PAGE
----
Why 8D is making (sound) waves in the music market

Recently I was forwarded on a message on WhatsApp which read:

“Listen to this song with headphones (put on the 2 headphones). It is the new music of the Pentatonix, composed with 8D technology. Listen to it only with headphones. It will be the first time that you will listen to that song with your brain and not with your ears. You will feel the music from outside and not from the headphones. Feel the effects of this new technology.”

What the description ‘you will listen to that song with your brain and not with your ears’ means is that the song moves the sound around, giving the impression that it is coming from different places throughout. The sound moves from left to right but also behind and in front of you. I.e. it’s 3D listening with you at the centre (not sure where the additional Ds are coming from to get to 8D though…).

It’s definitely worth a listen as the sound is constantly on the move. Personally it feels like a bit of a gimmick, with music circling around you without much artistic rhyme or reason. And there are plenty more 8D videos swirling around YouTube which seem to just swing the sound from left to right, which is if anything just slightly distracting. You might find yourself taking one headphone out just to ‘test it’, a familiar human urge that surfaced when given a pair of 3D glasses in the cinema.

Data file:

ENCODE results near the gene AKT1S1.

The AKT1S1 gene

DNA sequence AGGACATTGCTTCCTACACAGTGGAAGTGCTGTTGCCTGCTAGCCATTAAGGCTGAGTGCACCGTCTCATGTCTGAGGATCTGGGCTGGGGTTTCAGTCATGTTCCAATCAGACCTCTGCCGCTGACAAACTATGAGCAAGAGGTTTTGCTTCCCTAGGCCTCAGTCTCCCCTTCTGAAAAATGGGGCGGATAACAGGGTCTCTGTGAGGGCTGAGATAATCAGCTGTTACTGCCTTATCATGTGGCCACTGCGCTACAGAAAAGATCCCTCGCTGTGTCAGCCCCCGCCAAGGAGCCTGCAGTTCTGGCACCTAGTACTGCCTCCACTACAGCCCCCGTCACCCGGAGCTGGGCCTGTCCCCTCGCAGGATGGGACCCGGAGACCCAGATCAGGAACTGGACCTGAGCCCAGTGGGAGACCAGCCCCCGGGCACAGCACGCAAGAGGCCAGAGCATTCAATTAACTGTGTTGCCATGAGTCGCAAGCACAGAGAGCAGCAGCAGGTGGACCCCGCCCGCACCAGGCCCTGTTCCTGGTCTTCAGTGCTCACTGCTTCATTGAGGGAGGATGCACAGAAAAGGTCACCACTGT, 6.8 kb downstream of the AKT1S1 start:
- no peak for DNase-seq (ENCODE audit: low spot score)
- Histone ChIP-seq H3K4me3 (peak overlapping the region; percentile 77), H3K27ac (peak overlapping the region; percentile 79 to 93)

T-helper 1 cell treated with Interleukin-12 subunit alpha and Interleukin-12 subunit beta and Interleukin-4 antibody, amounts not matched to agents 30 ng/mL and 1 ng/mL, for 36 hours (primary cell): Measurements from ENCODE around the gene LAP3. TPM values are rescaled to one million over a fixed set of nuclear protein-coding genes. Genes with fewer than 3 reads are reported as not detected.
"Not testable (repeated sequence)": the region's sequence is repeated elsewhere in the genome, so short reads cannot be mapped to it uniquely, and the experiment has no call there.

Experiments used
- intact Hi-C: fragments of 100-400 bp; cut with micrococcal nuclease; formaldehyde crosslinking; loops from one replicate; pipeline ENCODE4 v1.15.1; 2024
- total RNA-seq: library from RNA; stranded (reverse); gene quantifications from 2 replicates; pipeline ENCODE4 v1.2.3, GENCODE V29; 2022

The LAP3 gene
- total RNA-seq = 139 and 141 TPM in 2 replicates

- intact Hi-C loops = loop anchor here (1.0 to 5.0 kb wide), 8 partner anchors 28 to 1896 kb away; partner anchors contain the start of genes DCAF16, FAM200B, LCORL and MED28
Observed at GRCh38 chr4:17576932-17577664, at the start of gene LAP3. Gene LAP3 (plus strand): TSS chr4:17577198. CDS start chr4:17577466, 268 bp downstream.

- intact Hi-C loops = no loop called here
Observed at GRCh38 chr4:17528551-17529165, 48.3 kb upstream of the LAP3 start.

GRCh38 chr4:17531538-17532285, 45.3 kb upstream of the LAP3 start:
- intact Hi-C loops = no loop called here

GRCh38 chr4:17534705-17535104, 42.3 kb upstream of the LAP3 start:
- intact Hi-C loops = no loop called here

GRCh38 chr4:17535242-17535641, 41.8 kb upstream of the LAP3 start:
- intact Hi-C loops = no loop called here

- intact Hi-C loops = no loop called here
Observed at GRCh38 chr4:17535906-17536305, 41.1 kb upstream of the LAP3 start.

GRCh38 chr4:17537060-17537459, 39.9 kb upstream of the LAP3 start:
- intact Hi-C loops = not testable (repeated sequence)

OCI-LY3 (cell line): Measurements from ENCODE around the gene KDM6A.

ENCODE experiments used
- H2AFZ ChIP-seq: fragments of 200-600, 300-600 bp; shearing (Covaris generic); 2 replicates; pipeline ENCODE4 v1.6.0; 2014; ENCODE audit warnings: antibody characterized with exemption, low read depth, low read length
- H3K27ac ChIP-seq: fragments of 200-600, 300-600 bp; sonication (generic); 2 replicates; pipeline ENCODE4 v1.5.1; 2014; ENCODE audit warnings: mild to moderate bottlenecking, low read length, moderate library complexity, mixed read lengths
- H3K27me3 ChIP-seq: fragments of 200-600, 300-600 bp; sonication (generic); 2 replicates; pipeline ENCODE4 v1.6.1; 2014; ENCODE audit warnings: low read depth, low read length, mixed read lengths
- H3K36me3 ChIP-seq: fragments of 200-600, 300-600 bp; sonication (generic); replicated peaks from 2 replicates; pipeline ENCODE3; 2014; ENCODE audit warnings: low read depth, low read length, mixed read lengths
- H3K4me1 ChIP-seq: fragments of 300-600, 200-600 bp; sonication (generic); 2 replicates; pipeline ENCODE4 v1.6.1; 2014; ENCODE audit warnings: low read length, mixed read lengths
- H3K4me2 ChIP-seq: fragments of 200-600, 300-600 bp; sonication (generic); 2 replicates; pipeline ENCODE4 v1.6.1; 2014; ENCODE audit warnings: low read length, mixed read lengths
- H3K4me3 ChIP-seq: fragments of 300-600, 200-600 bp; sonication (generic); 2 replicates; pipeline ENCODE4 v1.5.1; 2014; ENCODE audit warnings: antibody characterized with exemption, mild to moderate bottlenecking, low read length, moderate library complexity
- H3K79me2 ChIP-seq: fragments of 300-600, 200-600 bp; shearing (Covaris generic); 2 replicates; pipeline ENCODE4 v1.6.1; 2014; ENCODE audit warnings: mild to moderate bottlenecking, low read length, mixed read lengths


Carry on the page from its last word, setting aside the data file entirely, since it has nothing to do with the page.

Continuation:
For those who want to dig further, and to experience a classic lockdown activity (almost) first-hand, have a listen to this Virtual Barber Shop, in my opinion a much more interesting and funny example of the tech.

I wouldn’t say this is ‘new technology’ (and after having discussed it with my fellow music graduates I’m reassured that their reaction was the same): it uses binaural audio techniques which fools your brain into thinking it’s hearing stereo sound in a 360 degree field. (For more reading, this is a useful article). This has been a key part of sound design in gaming and VR for a while now, for example, platforms for which this type of immersion seems more relevant.

New tech or not, though, ‘8D’ is trending right now and there are probably two elements feeding into this.

Firstly the Audio category is moving towards not only better sound quality but more realistic. More and more people are installing their own sound system rather than relying on their TV in order to build a surround sound that gets as close to Dolby Atmos as possible. Taking cinema sound experience to your living room is the first step, to your headphones is the natural second step.

This also taps into the growing desire for immersion and escapism in entertainment categories, a need which is in sharper focus during these unusual lockdown times. Perhaps with this sudden boost in at-home live gigs and performances such as the National Theatre, this could be the killer format for 8D to expand.

It will be interesting to see what happens to so called ‘8D’ next. While it’s not revolutionary the appeal it’s gathered speaks to a wider trend of wanting more immersive experiences, which in turn could have the potential to make waves for both those producing the content and also for the Audio brands that bring that content to your ears.

By: Rachel Ballard

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